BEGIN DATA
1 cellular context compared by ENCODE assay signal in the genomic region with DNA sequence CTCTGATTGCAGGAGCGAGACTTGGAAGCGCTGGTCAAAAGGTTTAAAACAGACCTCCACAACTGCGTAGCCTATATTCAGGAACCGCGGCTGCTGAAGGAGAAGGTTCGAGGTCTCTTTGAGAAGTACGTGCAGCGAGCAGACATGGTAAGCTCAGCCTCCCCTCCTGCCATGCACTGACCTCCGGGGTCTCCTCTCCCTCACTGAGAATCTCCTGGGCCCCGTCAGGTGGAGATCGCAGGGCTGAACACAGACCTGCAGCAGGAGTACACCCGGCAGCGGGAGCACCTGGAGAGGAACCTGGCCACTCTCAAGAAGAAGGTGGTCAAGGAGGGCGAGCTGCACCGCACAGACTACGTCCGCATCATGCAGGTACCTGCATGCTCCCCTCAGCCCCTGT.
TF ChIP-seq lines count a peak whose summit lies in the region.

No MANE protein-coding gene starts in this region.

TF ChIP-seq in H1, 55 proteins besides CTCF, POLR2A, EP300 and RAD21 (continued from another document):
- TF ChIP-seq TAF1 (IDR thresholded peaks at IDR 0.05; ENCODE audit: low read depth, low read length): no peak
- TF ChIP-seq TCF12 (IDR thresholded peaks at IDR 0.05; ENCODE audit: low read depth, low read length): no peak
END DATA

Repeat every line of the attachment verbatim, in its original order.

1 cellular context compared by ENCODE assay signal in the genomic region with DNA sequence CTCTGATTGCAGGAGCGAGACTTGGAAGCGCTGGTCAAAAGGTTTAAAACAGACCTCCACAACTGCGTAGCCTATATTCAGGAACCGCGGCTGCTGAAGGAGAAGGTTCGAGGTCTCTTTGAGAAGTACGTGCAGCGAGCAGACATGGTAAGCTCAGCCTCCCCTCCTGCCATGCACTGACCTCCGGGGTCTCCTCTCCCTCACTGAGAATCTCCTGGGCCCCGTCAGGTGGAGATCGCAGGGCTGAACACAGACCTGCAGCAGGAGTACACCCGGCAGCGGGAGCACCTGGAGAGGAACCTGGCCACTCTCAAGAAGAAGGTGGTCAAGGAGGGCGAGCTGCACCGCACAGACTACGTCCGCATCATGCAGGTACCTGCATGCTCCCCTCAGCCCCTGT.
TF ChIP-seq lines count a peak whose summit lies in the region.

No MANE protein-coding gene starts in this region.

TF ChIP-seq in H1, 55 proteins besides CTCF, POLR2A, EP300 and RAD21 (continued from another document):
- TF ChIP-seq TAF1 (IDR thresholded peaks at IDR 0.05; ENCODE audit: low read depth, low read length): no peak
- TF ChIP-seq TCF12 (IDR thresholded peaks at IDR 0.05; ENCODE audit: low read depth, low read length): no peak